Tough: the bunker lights will hopefully be able to withstand some things thrown at them

Tough: the bunker lights will hopefully be able to withstand some things thrown at them

Regulations

The Building Code of Australia includes an energy efficiency section that includes lighting: internal areas are allowed to have a total of 5W sq/m; external areas 4W/ sq/m. I was limited to 305W inside and 132W outside. I have 9 LED bulbs totaling 73W for all of my fixed internal lighting; 33W outside. The house is by no means dark and dingy – LED lights are just so damn efficient. And last for ages – up to around 10,000 hours. All of my lights are warm (slightly yellow) as opposed to cool (clear white). I simply prefer the colour and ambience that warm lights create.

 

Sparky: Alan installing the bedroom light

Sparky: Alan installing the bedroom light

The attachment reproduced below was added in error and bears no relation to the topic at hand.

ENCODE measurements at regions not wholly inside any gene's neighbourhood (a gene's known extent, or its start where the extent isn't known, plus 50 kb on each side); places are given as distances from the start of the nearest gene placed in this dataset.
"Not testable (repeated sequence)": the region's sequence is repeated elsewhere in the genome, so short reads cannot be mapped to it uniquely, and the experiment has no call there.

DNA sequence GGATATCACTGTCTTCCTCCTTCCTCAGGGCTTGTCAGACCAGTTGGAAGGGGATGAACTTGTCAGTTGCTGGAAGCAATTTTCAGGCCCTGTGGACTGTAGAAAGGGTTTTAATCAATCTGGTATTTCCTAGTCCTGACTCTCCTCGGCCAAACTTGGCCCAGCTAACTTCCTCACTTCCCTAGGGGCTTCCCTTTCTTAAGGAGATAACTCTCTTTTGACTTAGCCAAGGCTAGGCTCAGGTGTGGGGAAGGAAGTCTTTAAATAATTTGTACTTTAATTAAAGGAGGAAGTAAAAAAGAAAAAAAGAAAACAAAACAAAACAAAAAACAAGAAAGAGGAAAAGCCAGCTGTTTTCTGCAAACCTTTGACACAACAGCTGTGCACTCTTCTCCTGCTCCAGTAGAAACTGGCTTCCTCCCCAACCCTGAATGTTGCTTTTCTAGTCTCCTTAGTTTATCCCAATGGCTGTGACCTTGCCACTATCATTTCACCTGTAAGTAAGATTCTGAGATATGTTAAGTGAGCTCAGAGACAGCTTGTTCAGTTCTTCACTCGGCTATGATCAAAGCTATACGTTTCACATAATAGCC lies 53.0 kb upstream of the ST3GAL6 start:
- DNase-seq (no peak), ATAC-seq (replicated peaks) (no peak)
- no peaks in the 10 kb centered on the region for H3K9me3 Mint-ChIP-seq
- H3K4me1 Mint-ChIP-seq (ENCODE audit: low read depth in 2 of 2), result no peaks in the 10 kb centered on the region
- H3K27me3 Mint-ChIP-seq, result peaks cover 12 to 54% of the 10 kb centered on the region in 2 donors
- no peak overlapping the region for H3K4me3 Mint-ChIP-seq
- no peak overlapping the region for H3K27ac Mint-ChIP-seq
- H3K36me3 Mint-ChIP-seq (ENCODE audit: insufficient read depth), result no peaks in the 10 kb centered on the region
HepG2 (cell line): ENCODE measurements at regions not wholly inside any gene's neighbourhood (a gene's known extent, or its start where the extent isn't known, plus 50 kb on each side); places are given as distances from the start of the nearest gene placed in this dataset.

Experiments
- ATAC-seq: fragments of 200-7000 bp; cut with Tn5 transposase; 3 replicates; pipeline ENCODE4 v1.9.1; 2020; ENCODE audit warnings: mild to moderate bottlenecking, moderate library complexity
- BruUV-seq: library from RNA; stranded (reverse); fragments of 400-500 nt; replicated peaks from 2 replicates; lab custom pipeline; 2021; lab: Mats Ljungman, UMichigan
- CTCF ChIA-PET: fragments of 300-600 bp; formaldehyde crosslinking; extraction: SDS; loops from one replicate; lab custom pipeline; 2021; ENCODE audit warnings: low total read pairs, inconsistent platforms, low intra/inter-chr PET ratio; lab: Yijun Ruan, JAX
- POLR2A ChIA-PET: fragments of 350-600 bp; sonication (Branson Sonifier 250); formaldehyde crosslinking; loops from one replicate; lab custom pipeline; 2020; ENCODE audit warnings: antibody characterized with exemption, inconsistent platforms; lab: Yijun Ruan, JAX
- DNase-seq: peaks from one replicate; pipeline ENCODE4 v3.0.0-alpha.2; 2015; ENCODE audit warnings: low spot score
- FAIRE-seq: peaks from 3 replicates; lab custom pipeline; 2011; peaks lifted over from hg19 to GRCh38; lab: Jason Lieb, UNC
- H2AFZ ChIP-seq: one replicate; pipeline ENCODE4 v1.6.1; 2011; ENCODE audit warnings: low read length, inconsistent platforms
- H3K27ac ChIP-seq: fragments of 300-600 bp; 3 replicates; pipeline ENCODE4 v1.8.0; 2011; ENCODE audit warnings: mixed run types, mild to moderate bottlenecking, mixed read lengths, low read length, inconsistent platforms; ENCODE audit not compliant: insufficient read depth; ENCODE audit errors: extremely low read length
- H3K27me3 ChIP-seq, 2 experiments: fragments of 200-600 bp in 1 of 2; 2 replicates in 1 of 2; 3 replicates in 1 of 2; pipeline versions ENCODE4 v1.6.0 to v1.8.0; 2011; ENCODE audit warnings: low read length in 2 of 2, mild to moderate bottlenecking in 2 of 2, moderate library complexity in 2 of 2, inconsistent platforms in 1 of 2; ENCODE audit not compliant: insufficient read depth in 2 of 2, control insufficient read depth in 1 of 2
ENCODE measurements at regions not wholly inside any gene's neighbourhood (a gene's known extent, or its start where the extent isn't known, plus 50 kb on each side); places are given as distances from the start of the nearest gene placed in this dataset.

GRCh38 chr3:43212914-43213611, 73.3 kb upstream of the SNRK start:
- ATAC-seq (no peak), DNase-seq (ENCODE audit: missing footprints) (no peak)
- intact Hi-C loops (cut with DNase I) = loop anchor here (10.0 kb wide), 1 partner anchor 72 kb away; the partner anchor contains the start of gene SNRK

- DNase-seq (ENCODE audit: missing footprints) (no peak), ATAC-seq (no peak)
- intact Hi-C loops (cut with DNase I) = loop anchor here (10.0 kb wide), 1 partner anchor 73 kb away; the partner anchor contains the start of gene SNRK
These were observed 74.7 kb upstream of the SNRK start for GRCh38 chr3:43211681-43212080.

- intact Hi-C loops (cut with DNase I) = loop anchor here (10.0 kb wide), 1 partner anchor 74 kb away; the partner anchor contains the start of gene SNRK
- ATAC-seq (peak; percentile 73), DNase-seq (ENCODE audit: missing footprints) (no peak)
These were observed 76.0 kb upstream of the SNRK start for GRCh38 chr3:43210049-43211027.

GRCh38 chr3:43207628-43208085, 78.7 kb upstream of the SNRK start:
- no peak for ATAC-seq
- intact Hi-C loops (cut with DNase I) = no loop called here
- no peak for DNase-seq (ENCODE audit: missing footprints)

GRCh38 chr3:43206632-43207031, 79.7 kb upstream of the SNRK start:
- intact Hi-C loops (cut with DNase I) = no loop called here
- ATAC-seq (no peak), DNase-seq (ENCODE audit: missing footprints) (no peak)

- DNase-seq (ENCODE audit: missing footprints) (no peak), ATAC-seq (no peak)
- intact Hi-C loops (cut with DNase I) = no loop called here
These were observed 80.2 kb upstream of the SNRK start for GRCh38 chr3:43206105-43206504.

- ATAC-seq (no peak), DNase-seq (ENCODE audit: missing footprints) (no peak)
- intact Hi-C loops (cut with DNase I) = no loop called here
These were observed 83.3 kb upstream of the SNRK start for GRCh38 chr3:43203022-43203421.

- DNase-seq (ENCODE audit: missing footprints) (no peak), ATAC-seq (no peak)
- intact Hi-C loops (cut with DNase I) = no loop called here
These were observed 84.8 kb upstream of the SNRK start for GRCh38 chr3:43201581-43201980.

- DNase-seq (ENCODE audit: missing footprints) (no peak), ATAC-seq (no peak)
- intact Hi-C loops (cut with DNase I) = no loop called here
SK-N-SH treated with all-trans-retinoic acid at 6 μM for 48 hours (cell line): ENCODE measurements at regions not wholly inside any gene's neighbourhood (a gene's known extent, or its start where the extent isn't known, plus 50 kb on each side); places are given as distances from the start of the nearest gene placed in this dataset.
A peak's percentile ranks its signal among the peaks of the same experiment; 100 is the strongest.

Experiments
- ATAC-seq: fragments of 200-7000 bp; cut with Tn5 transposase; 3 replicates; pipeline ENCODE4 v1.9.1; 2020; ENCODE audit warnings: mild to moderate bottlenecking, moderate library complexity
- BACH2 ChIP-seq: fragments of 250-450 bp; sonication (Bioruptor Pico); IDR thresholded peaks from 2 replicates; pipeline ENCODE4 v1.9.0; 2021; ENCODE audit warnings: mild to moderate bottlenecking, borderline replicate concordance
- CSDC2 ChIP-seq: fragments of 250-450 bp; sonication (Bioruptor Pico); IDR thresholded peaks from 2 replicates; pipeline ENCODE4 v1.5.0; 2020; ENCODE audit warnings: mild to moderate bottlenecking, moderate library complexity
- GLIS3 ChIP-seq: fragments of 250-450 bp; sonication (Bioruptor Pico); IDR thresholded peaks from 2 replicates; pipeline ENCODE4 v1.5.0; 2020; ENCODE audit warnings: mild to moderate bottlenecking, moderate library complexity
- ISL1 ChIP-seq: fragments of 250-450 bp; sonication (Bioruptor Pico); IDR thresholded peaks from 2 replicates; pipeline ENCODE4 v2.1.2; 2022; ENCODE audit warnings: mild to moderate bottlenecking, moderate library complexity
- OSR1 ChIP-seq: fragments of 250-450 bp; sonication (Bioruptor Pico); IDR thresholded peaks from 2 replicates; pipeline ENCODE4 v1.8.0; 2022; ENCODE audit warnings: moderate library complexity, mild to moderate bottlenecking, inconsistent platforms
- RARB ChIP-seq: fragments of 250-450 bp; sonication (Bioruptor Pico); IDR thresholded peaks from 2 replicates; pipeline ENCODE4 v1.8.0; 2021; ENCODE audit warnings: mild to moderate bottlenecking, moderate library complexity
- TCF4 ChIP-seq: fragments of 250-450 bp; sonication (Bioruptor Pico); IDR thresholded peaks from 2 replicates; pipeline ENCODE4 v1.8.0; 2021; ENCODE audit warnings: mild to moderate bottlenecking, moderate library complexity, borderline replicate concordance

Alan said he would supply an LED sensor operated twin spotlight for above the front door – it’s economical, effective, and one less light that I had to select. The entry hall is the only room in the house without any concrete (floor or walls), so I decided to splash out and buy a concrete lamp holder. The bedroom has a plain white suspension kit with a plain white lampshade. I haven’t been able to find any decent spotlights for the kitchen that I like (and can afford) so am making do with a couple of batten holders that work just fine. I’m still on the lookout for some affordable twin spotlights that will provide directional task lighting to the kitchen, or reflect off the angled plasterboard ceiling down onto the bench. Another option I was exploring was a roll of tiny LEDs, plugged into a powerpoint and fitted beneath the shelf that runs above the bench along the wall – it could look good and work well but seemed a bit flashy.